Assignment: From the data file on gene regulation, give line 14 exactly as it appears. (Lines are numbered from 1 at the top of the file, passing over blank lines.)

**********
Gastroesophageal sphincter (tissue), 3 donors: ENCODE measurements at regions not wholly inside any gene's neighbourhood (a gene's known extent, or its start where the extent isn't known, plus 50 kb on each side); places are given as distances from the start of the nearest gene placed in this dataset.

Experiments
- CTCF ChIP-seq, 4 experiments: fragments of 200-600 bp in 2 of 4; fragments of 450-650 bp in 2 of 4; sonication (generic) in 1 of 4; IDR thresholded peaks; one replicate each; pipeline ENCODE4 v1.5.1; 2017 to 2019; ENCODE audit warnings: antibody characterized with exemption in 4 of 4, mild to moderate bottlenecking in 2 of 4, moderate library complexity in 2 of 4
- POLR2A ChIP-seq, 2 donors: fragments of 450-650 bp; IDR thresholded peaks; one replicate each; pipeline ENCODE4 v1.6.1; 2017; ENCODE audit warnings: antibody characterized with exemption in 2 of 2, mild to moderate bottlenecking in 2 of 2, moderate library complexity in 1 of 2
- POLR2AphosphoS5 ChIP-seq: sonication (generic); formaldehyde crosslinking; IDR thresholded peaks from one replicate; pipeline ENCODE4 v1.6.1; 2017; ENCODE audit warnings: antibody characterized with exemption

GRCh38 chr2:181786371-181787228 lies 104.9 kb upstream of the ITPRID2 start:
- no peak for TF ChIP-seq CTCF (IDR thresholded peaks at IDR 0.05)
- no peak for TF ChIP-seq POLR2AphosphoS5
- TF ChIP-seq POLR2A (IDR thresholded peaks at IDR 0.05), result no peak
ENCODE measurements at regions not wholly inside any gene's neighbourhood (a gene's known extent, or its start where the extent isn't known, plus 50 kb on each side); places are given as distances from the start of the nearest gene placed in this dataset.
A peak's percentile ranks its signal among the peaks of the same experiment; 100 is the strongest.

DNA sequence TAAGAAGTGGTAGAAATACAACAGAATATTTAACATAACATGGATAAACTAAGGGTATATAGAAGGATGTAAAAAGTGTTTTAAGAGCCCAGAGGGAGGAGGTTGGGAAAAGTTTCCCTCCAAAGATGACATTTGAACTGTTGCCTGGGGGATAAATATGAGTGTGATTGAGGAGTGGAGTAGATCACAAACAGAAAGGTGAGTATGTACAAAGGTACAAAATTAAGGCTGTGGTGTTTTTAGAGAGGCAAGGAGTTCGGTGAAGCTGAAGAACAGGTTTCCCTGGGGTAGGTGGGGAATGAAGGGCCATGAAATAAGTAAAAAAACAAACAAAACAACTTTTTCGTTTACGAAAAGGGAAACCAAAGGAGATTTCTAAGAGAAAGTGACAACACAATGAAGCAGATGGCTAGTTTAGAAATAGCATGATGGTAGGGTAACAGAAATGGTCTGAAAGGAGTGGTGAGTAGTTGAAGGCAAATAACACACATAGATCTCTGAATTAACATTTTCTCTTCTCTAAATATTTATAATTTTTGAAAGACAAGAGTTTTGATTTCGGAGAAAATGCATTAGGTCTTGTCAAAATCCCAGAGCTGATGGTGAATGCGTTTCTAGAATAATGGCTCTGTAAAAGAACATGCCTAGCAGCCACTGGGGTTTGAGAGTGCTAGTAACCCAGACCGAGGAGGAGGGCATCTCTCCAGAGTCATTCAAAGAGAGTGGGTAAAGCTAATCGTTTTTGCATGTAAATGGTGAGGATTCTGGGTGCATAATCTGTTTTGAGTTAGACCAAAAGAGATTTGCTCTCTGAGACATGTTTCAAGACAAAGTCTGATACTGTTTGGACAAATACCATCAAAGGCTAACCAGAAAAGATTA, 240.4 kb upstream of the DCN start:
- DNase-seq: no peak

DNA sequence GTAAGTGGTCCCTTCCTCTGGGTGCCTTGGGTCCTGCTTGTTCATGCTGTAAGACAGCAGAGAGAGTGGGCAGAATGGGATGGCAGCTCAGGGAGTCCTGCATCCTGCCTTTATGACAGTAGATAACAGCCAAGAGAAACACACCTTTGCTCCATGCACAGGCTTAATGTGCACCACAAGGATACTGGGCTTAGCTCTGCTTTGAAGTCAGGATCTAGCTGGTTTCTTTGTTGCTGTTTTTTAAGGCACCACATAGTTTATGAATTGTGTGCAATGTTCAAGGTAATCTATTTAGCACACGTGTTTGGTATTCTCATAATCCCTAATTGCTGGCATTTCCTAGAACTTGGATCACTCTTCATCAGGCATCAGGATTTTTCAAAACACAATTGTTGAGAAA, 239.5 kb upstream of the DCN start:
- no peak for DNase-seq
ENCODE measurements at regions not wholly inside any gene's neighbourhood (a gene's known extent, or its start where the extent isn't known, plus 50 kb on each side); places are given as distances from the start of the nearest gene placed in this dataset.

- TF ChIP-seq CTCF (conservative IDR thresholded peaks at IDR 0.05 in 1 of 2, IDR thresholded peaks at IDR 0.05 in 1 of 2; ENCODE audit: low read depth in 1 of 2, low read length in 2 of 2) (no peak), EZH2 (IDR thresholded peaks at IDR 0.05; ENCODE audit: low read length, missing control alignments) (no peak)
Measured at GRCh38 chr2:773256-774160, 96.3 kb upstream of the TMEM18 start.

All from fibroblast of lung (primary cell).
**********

DNA sequence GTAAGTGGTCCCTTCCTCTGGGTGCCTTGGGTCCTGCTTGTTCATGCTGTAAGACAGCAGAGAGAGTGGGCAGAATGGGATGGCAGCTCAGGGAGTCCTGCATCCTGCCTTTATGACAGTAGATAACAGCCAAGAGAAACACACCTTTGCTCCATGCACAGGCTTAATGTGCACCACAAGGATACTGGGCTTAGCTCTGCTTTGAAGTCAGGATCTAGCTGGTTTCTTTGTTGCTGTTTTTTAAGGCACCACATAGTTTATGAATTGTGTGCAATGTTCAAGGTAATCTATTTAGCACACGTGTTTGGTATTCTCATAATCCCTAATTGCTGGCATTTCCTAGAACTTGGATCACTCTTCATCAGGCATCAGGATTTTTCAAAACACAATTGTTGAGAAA, 239.5 kb upstream of the DCN start: